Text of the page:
Unplanned pregnancies, surveillance and war on the books at NZ Book Awards
These are the books the experts think young Kiwis should be reading: Stories about surveillance at a Wellington high school, racism in a French battle field and teenage pregnancy from the perspective of a boy soon-to-be-father.
The New Zealand Book Awards will on Monday announce its favourite local stories from the past year. The early shortlist shows a range of themes, but in the Young Adults category they're all particularly gritty.
Judging pannell convenor Pam Jones says these hard-hitting themes should come as no surprise.
"If you think about young people today, they're in very complicated space," she says. "I think the literature that's coming through today really illuminates these issues that are surfacing."
Jones is urging local teachers to pick up these books for their classrooms. The five novels in the running for the Award For Young Adult Fiction all encounter relevant issues for today's teenagers, she says.
As a young adult and children's librarian, Jones says many schools are yet to pick up modern New Zealand literature. "I know some high schools are still using set texts that I was reading in high school 40 years ago," she says.
Perhaps one of the most realistic tales, Mary-Anne Scott's Coming Home to Roost is a coming of age novel that tells the story of a boy facing imminent fatherhood. The story follows Elliot's excitment as he leaves home and drops out of school with barely a care, but then faces becoming a father.
Jones acknowledges many people are concerned about exposing young people to topics such as this. She says it would be more worrying if teens never encountered challenging material.
"The authors aren't making anything up. These issues, they're out there. I respect the fact the authors are working to tackle them well and bring up these conversations for young people," she says.
Another of the finalists, Kiwis at War: 1916 - Dig For Victory by David Hair examines racism during wartime New Zealand. It follows a young Maori and Pakeha men's friendship in the trenches, while also teaching young readers about the World War I.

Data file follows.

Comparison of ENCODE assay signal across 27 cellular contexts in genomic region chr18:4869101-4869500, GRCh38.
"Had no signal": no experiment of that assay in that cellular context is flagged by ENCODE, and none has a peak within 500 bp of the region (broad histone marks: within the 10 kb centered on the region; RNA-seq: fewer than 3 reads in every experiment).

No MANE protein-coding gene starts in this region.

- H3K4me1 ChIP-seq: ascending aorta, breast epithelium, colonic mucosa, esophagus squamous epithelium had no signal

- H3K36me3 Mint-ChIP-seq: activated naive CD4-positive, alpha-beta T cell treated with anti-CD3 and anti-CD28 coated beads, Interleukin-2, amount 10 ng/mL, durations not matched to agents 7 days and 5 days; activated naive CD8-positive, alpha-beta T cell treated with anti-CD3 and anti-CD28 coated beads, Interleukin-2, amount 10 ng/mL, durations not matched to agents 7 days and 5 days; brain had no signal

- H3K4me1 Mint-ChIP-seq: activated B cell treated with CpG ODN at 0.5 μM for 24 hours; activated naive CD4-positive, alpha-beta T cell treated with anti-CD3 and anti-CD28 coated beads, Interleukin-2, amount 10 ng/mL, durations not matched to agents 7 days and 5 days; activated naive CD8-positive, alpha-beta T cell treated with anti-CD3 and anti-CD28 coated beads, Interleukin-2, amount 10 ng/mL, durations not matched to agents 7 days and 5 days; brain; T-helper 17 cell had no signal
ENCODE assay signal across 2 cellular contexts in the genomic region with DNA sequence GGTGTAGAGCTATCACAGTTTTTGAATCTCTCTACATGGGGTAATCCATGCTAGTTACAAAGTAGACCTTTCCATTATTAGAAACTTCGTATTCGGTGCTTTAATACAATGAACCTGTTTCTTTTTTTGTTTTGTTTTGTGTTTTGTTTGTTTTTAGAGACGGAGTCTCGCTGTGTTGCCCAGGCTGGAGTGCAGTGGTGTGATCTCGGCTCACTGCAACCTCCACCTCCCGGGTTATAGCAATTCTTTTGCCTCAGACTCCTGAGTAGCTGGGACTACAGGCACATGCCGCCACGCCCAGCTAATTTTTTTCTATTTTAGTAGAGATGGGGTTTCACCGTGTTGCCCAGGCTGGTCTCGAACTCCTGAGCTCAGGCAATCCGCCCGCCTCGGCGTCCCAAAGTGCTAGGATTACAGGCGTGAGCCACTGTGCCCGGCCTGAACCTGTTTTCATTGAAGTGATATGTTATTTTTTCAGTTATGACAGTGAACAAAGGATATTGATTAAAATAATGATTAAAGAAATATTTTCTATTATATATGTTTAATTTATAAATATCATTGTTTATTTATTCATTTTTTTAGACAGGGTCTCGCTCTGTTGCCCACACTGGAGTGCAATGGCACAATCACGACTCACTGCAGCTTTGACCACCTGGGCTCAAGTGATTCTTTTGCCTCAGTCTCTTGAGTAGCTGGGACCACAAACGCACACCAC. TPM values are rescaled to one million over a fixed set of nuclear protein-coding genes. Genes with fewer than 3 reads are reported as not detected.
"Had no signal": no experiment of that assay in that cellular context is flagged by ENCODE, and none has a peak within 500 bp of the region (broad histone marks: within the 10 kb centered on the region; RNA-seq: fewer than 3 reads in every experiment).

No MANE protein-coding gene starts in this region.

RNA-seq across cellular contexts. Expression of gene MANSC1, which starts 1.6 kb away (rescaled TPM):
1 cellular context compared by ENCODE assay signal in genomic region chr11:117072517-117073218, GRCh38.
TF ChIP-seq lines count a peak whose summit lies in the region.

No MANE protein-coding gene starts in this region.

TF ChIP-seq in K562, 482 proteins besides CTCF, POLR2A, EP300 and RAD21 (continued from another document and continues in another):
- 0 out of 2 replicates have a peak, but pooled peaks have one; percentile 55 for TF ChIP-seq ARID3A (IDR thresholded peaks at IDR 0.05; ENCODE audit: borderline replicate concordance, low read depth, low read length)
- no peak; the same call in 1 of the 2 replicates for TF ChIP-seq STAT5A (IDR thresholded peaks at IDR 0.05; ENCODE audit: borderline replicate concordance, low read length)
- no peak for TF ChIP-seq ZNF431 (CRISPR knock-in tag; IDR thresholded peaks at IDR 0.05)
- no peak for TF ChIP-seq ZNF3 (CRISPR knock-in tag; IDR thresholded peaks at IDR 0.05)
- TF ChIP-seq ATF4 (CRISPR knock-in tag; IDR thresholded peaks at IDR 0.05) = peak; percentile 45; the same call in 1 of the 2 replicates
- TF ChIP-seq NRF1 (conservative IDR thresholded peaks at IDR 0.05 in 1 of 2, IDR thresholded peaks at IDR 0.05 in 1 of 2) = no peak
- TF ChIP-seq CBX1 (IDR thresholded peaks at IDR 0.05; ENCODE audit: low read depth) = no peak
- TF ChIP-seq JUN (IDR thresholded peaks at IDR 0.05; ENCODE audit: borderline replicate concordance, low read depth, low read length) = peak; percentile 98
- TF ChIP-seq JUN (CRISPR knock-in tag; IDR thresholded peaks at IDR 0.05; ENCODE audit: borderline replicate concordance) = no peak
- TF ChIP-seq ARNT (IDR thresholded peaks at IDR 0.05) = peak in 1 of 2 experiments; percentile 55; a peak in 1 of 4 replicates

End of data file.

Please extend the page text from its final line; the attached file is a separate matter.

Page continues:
While it isn't set in modern times, Jones argues it is still a relatable read.
She says Hair hasn't painted a patriotic picture of war, but there is hope in the story. "It can leave the characters or readers optimistic and hopeful, in situations that are maybe not so hopeful. It portrays these human situations with care, while not glamorising it [war]," she says.
Across the board, the young adult books vying for the top New Zealand prize cover confronting subjects with complex and imperfect characters, she says.
"I know I hear a lot of people saying should these topics be in the writing for kids today... Some people, they just say 'these kids are reading this and will start doing it', that's being at the mercy of the novel," she says.
On the contrary, Jones says the aim of these novels is to allow young adults to consider their futures and question the status quo.
"I think it's really what young adult novels are about; they're charting those waters, they're putting the reader into a situation that could be part of nearly all young people's lives."
Shooting Stars, a Brian Falkner novel set in Auckland tackles a current issue: homelessness, and an eternal issue: death. It's about a boy raised in the bush on the Coromandel, who encounters the rest of New Zealand only when his mother goes missing. It doesn't have a typically happy ending, Jones warns.
Yet Jones thinks these are all exceptionally positive tales.
"There are some absolutely magical, amazing moments that leave you smiling," she says. "They might have tackled other issues but there was always an optimism."
In Shooting Stars, the boy leaves a legacy, she says, which left her seeing light in the dark ending.
On a whole, Jones says any theme could have made their shortlist. The stories that did, however, needed to connect with young readers, she says.
"The protagonist is always a young person tackling young stuff, like teens are tackling today, and they're often pushing the envelope."